• Mental well-being and health and safety considerations – Remote-working has, for some, blurred the boundaries between work and home life – which can of course take its toll on people’s mental health and well-being, read our previous article on this. This will of course have an impact on how leaders can manage staff in a digital world and communicate effectively.  Employers will need to consider how they will ensure employees are taking adequate rest-breaks and not exceeding weekly working limits to avoid falling foul of legal requirements – this will likely be done by investing in adequate technology and monitoring systems and putting new guidelines, policies and practices in place.  In addition, employers should remain mindful of their health and safety duties in respect of home-workers.  While risk assessments are likely to take a different (virtual) form, it should still be ensured that employees are comfortable that they can do their job safely, they have the right equipment, and they have access to the relevant information and policies relating to home-working.

 

  • The interplay between living and working spaces and access to equipment – Employees may start to request their employers to reimburse them for more expenses when home-working – for items such as display-screen equipment, desks and stationery and for costs associated with use of broadband, heating and electricity, which is an additional cost for businesses to factor in. However, employers can also benefit by saving the over-heads associated with large office spaces. This leads us to consider how property and offices will be utilised in different ways – and developers were already working on projects involving shared “co-living and co-working” spaces.  In addition, while investing in technology, automating processes and digitalisation may have already been on the agenda, businesses who engage employees in roles which are not currently capable of being carried out remotely should consider investing in the development of new technology.  Enabling more sectors of the workforce to operate remotely should, in turn, assist in the development and growth of the business and give employers a sound basis on which to plan for unforeseen events such as pandemics!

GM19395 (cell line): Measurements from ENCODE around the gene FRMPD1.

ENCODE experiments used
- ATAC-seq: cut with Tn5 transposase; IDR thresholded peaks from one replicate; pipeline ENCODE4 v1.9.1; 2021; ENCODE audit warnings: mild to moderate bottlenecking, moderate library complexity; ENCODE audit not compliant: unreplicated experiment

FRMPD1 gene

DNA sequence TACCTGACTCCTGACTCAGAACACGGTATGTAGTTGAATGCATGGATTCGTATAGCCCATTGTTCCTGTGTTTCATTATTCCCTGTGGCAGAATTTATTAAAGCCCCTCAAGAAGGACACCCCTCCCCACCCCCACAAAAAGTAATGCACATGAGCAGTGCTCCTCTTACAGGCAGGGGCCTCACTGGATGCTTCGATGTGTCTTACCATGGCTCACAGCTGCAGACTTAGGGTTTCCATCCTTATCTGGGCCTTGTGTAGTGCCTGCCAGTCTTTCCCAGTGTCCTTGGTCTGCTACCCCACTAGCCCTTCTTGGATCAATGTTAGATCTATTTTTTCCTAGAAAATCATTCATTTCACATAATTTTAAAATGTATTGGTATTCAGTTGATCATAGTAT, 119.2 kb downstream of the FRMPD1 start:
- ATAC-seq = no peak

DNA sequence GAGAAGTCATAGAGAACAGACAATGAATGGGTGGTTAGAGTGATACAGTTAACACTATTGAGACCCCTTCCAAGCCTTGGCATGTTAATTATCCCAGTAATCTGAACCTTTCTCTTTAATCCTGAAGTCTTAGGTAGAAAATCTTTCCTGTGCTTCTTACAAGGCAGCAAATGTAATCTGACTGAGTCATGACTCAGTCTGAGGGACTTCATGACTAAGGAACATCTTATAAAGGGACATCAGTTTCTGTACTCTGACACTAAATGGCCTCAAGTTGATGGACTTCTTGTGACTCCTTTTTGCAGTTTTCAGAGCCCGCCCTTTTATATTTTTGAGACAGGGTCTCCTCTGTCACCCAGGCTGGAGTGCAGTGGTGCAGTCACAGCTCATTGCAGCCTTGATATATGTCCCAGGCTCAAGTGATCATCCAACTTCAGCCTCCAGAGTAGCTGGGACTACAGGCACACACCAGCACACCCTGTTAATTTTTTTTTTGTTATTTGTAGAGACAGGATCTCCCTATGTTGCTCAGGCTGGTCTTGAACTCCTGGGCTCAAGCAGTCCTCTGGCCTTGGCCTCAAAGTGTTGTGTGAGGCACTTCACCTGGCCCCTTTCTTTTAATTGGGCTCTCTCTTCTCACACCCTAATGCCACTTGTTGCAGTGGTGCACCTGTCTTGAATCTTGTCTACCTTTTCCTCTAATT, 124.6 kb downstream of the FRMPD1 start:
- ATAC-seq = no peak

It’s clear that the topic of agile working will remain at the forefront for businesses.  We will publish further insights following our research project with the University of Leeds, but the message is that embracing agile working as the new normal has the potential to aid in the recruitment of talented individuals, assist businesses in growing and increase employees’ job-satisfaction.

Click here to read our article Future World of Work which considers the key issues for employers to think about when planning their exit strategy is in a post-furlough world.